Once you manage to take your eyes away from the magnificent display, you'll find that the tour around the rest of the Galaxy Note hardware is a pretty short one.
Below the screen you find a couple of capacitive keys (Menu and Back) and a hardware Home button. A long press on the Menu key lets you quickly initiate a search, while a press-and-hold of the home button opens up the task manager. A quick double tap on the hardware Home key on the front brings up the Galaxy Note voice commands menu.
The Vlingo-powered voice assistant will get some more attention in the user interface chapter of the review.
Above the display, you get the usual set of hardware components – an earpiece, a proximity sensor and a front-facing camera that can be used for video-chatting or 3G video-calls.
The left-hand side of the Samsung Galaxy Note features the volume rocker and that's not the most convenient place to have it obviously. There's almost no way to reach and comfortably press it in single-handed use. It makes sense though when holding the phone landscape: it's right under your left thumb when you're watching a video for example, or using the camera (the volume rocker doubles as a zoom lever).
The more important reason for having the volume keys on the left is that the right side of the smartphone is reserved for the power/lock key. It would've made little sense on the top in a device this size. On the side, it's fairly easy to reach when you're holding the phone with one hand.
The 3.5mm audio jack is on top of the Galaxy Note. The Note's secondary microphone (enabling stereo sound recording in videos and noise-suppression in calls ) is also located here.
The other microphone is at the bottom, next to the microUSB port. The connectivity port is used for both charging and data transfers.
The 8 megapixel camera lens has the LED flash by its side on the back of the Samsung Galaxy Note. The loudspeaker is here too, near the bottom left corner.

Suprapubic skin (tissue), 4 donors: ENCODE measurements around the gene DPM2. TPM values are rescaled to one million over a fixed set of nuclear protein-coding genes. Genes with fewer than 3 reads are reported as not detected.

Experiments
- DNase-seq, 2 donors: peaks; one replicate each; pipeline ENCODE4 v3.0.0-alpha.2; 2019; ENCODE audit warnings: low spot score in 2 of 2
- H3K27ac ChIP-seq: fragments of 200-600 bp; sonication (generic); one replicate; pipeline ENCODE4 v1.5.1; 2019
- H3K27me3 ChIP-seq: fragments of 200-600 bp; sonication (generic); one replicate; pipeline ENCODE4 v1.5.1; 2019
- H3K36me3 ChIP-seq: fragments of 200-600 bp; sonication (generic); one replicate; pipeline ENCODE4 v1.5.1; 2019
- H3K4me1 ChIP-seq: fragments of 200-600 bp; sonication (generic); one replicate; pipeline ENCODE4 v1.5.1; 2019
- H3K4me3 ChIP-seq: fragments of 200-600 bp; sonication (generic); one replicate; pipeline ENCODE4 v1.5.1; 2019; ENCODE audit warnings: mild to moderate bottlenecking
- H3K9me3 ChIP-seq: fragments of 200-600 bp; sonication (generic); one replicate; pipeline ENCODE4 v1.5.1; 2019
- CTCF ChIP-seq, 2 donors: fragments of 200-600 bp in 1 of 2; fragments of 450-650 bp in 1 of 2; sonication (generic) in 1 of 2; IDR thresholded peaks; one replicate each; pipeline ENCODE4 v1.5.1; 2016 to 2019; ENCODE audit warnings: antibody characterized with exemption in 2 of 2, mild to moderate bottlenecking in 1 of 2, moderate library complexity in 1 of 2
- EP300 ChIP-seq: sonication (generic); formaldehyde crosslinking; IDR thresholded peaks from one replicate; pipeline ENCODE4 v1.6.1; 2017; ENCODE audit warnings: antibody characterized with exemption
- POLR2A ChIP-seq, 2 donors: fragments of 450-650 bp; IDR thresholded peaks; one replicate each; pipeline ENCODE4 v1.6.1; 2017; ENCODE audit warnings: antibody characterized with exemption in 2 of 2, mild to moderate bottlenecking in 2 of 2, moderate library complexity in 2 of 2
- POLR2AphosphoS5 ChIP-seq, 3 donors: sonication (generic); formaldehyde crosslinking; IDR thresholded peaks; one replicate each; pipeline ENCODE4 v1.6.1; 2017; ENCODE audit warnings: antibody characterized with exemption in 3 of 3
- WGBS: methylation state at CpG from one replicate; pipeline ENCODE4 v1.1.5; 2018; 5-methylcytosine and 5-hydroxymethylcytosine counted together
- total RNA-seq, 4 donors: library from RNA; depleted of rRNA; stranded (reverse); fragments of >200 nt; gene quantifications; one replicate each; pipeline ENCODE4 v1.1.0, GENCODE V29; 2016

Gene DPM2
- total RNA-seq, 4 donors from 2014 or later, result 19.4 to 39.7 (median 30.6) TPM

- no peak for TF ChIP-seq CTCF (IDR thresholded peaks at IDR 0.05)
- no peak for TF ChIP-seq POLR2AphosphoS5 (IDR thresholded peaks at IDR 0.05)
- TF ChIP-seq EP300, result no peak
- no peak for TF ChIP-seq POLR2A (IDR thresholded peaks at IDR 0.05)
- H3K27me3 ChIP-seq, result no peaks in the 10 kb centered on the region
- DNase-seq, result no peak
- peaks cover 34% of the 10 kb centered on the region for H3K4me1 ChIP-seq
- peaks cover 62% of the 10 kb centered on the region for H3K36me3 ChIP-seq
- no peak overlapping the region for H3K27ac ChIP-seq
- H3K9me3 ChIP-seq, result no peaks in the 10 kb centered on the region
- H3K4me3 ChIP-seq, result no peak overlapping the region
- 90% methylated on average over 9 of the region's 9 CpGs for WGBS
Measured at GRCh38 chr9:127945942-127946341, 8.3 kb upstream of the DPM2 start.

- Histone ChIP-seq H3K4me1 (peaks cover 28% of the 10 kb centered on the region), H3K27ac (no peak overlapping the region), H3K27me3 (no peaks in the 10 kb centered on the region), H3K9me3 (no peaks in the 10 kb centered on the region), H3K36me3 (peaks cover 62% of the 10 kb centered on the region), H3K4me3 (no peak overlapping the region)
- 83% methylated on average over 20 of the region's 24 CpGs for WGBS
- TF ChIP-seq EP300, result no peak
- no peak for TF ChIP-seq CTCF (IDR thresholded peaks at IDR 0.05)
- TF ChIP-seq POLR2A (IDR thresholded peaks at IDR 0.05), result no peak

The S Pen compartment is in the bottom right corner. The stylus comes with a key that allowed Samsung to implement some clever gestures, but those will get their deserved attention in the next part of the review. What we’d like to mention here is that the S Pen itself is rather hard to pull out. Maybe it's better that way than being too loose and likely to fall off and get lost.
Opening the battery cover reveals the 2500 mAh battery, which is powerful enough to get the Galaxy Note through several days of moderate use on a single charge. However, a screen that big certainly takes its toll, so don’t expect miracles.
The Samsung Galaxy Note got a battery rating of 39 in our recently introduced battery test. You can expect 39 hours between charges with an hour of 3G calls, and hour of video playback and an hour of web browsing each day. That’s better than what we are used to seeing from modern-day smartphones.
Next to the battery are the non-hot-swappable microSD card slot and SIM card compartment. It’s a pity that you aren’t able to change microSD cards with the Galaxy Note still running and with so much available space, we feel Samsung could have done better.
The overall ergonomics of the Samsung Galaxy Note are a story of two parts. If you look at it and see a compact tablet, you'll love the big and super crisp screen. One-handed operation is awkward - at least at first - but certainly not impossible.
The hardware keys are often out of reach but in return, you get plenty of HD screen estate to enjoy your pictures, videos and favorite websites.
The simple styling and all-plastic build are the right thing for this phone. We have no qualms with the build quality. The massive screen and slim profile make it look delicate but there's nothing to worry in terms of daily wear and tear.
The only thing we're not sure about is actually using the thing as a phone. It could look a bit weird and embarrassing. But hey, what are headphones for?